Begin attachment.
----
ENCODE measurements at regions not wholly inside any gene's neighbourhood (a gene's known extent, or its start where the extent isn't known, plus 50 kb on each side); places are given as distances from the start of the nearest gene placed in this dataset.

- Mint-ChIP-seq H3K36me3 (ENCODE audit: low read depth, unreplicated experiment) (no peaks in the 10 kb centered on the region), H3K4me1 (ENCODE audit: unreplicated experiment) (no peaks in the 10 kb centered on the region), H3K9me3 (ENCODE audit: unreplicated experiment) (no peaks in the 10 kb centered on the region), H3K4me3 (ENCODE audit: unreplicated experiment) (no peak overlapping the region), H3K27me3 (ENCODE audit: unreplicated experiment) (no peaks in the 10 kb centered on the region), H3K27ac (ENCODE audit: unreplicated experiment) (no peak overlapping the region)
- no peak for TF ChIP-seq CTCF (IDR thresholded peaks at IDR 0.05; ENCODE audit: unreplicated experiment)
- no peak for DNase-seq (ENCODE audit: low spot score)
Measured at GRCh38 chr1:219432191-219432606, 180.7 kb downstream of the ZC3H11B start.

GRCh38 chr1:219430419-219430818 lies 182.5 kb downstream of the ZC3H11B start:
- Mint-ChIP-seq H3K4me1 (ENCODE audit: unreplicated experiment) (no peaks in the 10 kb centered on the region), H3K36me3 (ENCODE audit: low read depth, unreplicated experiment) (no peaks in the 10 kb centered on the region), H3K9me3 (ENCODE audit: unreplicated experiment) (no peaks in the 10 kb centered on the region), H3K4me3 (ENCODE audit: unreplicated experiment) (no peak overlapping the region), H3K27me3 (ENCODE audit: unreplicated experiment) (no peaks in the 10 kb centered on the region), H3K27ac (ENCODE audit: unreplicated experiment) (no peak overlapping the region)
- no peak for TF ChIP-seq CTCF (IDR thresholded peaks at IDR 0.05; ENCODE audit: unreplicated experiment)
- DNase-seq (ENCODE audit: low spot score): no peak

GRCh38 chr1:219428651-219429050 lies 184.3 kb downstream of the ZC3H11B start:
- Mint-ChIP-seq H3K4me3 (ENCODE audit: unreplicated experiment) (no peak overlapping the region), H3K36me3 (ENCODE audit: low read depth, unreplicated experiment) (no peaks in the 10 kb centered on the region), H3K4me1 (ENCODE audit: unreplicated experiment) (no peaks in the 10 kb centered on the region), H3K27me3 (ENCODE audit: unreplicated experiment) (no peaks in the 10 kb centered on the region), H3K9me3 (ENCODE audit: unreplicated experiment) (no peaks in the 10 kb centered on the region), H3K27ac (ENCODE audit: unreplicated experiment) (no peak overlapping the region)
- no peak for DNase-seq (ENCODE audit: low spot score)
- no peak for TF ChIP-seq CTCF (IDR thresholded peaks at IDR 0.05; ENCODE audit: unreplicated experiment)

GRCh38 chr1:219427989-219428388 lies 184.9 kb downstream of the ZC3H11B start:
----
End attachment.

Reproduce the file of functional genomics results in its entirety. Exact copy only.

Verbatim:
ENCODE measurements at regions not wholly inside any gene's neighbourhood (a gene's known extent, or its start where the extent isn't known, plus 50 kb on each side); places are given as distances from the start of the nearest gene placed in this dataset.

- Mint-ChIP-seq H3K36me3 (ENCODE audit: low read depth, unreplicated experiment) (no peaks in the 10 kb centered on the region), H3K4me1 (ENCODE audit: unreplicated experiment) (no peaks in the 10 kb centered on the region), H3K9me3 (ENCODE audit: unreplicated experiment) (no peaks in the 10 kb centered on the region), H3K4me3 (ENCODE audit: unreplicated experiment) (no peak overlapping the region), H3K27me3 (ENCODE audit: unreplicated experiment) (no peaks in the 10 kb centered on the region), H3K27ac (ENCODE audit: unreplicated experiment) (no peak overlapping the region)
- no peak for TF ChIP-seq CTCF (IDR thresholded peaks at IDR 0.05; ENCODE audit: unreplicated experiment)
- no peak for DNase-seq (ENCODE audit: low spot score)
Measured at GRCh38 chr1:219432191-219432606, 180.7 kb downstream of the ZC3H11B start.

GRCh38 chr1:219430419-219430818 lies 182.5 kb downstream of the ZC3H11B start:
- Mint-ChIP-seq H3K4me1 (ENCODE audit: unreplicated experiment) (no peaks in the 10 kb centered on the region), H3K36me3 (ENCODE audit: low read depth, unreplicated experiment) (no peaks in the 10 kb centered on the region), H3K9me3 (ENCODE audit: unreplicated experiment) (no peaks in the 10 kb centered on the region), H3K4me3 (ENCODE audit: unreplicated experiment) (no peak overlapping the region), H3K27me3 (ENCODE audit: unreplicated experiment) (no peaks in the 10 kb centered on the region), H3K27ac (ENCODE audit: unreplicated experiment) (no peak overlapping the region)
- no peak for TF ChIP-seq CTCF (IDR thresholded peaks at IDR 0.05; ENCODE audit: unreplicated experiment)
- DNase-seq (ENCODE audit: low spot score): no peak

GRCh38 chr1:219428651-219429050 lies 184.3 kb downstream of the ZC3H11B start:
- Mint-ChIP-seq H3K4me3 (ENCODE audit: unreplicated experiment) (no peak overlapping the region), H3K36me3 (ENCODE audit: low read depth, unreplicated experiment) (no peaks in the 10 kb centered on the region), H3K4me1 (ENCODE audit: unreplicated experiment) (no peaks in the 10 kb centered on the region), H3K27me3 (ENCODE audit: unreplicated experiment) (no peaks in the 10 kb centered on the region), H3K9me3 (ENCODE audit: unreplicated experiment) (no peaks in the 10 kb centered on the region), H3K27ac (ENCODE audit: unreplicated experiment) (no peak overlapping the region)
- no peak for DNase-seq (ENCODE audit: low spot score)
- no peak for TF ChIP-seq CTCF (IDR thresholded peaks at IDR 0.05; ENCODE audit: unreplicated experiment)

GRCh38 chr1:219427989-219428388 lies 184.9 kb downstream of the ZC3H11B start: